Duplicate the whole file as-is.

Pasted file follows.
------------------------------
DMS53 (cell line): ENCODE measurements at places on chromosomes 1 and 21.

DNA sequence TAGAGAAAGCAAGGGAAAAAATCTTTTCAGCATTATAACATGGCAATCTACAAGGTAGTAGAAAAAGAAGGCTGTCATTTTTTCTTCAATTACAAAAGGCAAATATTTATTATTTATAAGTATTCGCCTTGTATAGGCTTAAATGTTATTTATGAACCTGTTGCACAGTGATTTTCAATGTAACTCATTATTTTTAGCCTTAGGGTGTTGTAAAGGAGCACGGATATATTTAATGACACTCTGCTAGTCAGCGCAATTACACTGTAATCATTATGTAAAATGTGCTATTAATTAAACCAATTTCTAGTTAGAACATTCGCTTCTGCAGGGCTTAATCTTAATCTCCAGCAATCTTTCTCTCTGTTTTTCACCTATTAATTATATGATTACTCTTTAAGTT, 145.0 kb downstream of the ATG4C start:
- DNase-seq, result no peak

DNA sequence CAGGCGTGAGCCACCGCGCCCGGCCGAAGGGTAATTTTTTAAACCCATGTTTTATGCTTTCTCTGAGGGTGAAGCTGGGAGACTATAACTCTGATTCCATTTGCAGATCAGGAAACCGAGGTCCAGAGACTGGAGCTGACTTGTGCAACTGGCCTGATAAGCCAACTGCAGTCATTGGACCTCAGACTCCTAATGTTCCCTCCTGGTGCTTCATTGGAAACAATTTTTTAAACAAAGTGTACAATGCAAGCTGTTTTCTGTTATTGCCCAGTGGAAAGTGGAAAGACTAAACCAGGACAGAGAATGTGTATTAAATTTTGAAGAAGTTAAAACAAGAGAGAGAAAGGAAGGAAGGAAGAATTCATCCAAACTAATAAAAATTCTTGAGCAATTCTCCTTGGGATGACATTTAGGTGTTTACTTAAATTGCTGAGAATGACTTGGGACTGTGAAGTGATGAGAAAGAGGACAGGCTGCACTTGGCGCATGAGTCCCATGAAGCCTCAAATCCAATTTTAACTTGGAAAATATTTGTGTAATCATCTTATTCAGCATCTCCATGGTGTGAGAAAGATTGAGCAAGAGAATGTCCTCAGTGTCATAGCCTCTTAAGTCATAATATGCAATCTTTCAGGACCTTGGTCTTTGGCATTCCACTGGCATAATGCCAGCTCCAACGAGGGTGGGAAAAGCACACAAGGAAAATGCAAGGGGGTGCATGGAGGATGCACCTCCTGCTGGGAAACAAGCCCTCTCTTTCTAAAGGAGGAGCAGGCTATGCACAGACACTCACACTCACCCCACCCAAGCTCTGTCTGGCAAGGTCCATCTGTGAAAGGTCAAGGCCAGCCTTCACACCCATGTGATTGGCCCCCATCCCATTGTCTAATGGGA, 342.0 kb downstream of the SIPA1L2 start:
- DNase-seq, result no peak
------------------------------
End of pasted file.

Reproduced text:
DMS53 (cell line): ENCODE measurements at places on chromosomes 1 and 21.

DNA sequence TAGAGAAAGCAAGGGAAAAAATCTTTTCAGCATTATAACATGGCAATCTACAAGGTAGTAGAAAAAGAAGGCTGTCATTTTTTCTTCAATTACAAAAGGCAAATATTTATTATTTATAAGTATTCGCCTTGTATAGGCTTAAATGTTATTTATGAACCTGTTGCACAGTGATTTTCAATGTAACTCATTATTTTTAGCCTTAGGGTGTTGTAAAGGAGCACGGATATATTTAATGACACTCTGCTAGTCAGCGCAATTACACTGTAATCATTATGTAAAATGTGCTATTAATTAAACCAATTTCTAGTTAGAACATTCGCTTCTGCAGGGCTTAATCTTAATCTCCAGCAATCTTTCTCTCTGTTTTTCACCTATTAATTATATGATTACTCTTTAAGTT, 145.0 kb downstream of the ATG4C start:
- DNase-seq, result no peak

DNA sequence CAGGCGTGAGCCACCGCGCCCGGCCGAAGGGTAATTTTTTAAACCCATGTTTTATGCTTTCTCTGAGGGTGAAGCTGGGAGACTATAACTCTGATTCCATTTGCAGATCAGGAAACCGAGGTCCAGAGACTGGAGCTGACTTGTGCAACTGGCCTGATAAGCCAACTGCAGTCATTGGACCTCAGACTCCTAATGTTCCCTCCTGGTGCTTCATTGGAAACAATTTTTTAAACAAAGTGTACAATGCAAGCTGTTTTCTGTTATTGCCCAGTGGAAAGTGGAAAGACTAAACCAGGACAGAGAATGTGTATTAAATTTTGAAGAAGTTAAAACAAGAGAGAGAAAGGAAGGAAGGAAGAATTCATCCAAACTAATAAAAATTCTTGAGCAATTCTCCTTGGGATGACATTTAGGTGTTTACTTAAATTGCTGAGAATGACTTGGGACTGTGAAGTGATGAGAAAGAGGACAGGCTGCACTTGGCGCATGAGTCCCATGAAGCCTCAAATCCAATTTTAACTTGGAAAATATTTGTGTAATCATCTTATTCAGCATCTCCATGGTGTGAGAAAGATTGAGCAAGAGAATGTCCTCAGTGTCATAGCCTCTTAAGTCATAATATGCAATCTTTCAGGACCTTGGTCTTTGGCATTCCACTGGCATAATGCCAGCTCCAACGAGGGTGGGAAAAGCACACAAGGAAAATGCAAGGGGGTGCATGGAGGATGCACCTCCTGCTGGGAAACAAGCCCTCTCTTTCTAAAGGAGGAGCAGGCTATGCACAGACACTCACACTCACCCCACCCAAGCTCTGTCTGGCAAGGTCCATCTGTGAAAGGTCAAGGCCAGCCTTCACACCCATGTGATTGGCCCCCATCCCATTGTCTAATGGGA, 342.0 kb downstream of the SIPA1L2 start:
- DNase-seq, result no peak